There has been some pushback against Sallie Mae, on the non-Southern (Democratic) sides of both houses–especially in 2006 and 2008–but Occupy Wall Street has really put this issue out there again. And the strongest and loudest of the protesters of the current system are those with these “private” (i.e. non federally-backed) loans.
[Update PM: I, of course, support the gist of the Occupy Movement. But that doesn’t mean I am 100% for everything anyone does under its name.
I like the fact that these folks are getting together, and RE-emphasizing that there are BIG problems in American higher education finance. BIG problems. But the current presentation is too “niche”. When I first visited the site, I saw a couple of things that suggested “default”, and I didn’t have the time to go searching around to get a sense of what the program actually is. So my first Twitter comments go to the issue that you don’t default. Or you default as the final, catastrophic option. You get deferment or forbearance instead, which is “paid as agreed”.
Trying to tie the federal loans with the privates is not a good strategy. They have to be separate, even if it means that the activists who are worried about the privates feel that they will be ignored. It is one step at a time, and it can only be that way. The federally backed loans have to go to Direct, and then it’s much easier to argue that the private loans should be given pure consumer loan status again.
IBR repayment is still, of course, too stringent. But there isn’t enough of a constituency to get that fixed in 2012. Soon enough, though, there will be. You should recall that loans made by the Department of Education are coming out of the same pool of debt as U.S. treasury bonds. So if these bonds cost the government 0% or 1% in the short term, then that should be the charge to the student borrower—not 6.8% or 8.25%. Moreover, if the government is going to expect a pay-by-income health care program to work in January 2014, they are going to have to be more reasonable about what can be paid for what. This is all a future fight, though. First, government backed loans have to be separated out of privates.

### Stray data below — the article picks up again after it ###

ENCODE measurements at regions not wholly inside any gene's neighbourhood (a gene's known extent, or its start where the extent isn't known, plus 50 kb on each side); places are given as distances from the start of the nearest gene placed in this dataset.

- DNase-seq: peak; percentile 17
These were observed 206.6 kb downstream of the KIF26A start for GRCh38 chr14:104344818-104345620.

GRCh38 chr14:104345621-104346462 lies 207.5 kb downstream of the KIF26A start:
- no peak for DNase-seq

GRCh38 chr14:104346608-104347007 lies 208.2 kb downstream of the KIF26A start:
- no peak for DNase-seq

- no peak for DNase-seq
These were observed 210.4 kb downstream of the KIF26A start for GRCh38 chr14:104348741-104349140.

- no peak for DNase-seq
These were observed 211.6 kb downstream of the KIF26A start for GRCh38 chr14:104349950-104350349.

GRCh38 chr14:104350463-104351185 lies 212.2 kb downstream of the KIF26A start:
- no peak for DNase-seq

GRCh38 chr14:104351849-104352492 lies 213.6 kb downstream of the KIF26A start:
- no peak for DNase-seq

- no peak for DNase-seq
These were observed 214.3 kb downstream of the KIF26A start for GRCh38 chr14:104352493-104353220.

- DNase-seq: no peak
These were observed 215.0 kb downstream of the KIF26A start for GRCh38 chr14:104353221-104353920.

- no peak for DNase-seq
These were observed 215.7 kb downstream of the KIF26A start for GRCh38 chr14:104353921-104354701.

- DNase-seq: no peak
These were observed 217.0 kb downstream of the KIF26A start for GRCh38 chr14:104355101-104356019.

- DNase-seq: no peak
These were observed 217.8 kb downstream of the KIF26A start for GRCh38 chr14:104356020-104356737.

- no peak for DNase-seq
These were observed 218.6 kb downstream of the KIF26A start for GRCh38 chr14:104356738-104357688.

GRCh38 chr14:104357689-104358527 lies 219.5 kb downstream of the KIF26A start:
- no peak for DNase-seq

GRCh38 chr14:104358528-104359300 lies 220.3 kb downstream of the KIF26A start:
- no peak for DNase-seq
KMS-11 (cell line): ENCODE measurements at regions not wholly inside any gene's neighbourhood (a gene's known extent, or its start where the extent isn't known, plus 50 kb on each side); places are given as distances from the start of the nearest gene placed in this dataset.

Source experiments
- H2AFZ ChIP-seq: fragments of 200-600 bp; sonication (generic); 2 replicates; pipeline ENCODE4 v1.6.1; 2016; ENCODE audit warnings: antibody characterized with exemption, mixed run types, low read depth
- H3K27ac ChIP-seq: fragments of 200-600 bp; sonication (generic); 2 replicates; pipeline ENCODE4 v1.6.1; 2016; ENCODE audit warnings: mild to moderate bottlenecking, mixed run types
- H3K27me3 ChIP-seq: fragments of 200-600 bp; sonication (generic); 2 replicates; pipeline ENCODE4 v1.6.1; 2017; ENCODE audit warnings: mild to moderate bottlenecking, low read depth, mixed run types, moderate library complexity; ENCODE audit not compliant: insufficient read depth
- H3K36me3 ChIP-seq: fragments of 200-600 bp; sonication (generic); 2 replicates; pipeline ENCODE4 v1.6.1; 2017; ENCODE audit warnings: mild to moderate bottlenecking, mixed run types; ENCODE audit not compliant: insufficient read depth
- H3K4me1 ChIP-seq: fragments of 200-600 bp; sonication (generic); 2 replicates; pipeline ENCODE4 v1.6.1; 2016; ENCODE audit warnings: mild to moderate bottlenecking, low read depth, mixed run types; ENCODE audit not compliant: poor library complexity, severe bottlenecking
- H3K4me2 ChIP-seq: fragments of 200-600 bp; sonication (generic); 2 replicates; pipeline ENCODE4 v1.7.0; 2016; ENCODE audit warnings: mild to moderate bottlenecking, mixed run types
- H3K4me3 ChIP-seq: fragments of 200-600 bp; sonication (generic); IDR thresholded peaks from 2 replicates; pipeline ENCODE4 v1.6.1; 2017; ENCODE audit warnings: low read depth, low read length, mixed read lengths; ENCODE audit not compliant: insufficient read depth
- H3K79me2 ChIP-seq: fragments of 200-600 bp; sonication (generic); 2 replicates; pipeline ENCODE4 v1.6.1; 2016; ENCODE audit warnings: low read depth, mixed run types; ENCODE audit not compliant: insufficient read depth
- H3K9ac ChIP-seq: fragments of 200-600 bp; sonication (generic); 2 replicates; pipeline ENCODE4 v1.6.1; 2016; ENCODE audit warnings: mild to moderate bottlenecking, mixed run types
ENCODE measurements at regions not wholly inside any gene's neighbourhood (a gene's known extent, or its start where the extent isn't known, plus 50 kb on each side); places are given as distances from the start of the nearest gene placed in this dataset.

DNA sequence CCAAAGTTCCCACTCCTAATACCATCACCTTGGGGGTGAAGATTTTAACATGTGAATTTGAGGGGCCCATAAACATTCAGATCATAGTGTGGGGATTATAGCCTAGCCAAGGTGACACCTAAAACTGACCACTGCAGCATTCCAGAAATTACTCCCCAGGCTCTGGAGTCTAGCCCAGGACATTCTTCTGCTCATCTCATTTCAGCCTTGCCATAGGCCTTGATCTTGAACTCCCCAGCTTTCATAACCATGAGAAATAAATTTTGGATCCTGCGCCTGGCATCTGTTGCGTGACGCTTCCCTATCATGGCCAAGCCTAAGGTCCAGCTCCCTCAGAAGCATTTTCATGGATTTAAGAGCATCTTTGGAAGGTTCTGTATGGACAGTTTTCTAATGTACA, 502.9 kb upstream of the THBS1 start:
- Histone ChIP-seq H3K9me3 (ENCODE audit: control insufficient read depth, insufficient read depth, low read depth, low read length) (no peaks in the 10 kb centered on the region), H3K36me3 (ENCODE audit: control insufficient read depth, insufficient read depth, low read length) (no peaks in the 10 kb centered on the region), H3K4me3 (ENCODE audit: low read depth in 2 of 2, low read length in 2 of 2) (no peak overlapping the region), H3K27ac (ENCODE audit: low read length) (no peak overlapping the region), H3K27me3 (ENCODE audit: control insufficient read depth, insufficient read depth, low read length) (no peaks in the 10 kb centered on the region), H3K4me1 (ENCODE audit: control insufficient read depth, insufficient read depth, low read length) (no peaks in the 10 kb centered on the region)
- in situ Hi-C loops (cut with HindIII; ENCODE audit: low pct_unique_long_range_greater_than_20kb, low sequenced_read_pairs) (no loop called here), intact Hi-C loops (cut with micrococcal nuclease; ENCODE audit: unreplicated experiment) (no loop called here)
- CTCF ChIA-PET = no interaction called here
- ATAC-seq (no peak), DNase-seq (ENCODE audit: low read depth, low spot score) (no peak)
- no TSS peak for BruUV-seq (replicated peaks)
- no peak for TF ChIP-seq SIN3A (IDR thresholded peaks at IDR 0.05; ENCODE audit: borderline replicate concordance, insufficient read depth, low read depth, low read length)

The government needs to create a plan to buy out the private lenders, similar to how the government buys out the federally-backed loans. Except the privates will have to be bought out at cents-on-the-dollar, because Congress would be making these the equivalent of consumer loans–which they always should have been. (By the way, when I say “consumer loans”, this is shit-style consultant’s talk for saying they are immediately dischargeable in Chapter 13 or Chapter 7 bankruptcy. So, if Occupy does this right, you see where this would go.)
An ideal IBR program is 7% of disposable income, over 15 years. That’s fair. There should be some numerical goal.
The Occupy Student Debt group has to understand what they are up against. Private entities are still making vast fortunes off the fact that the government hands out student loan money. Look at what the New York Times reported on December 9 about how the for-profit “colleges” fought the Obama Administration—using former Obama officials and friends and so-and-so–in order to get THEIR proposed weak rules as the regulations, not the ones that Bob Shireman and the Project on Student Debt crowd proposed. Read the article. It says a lot about why this issue is such a recurring problem.
I appreciate that so many people are in a bind. But the approach of telling stories about how compound interest makes $40,000 into $100,000 is not going to be enough juice to get the story over the numerous hurdles that anti-reform people will put up. When you are the 99%, you have to make the problem and the story understandable to the 99%, and the proposed solutions fit what the 99% can see as reasonable and fair.]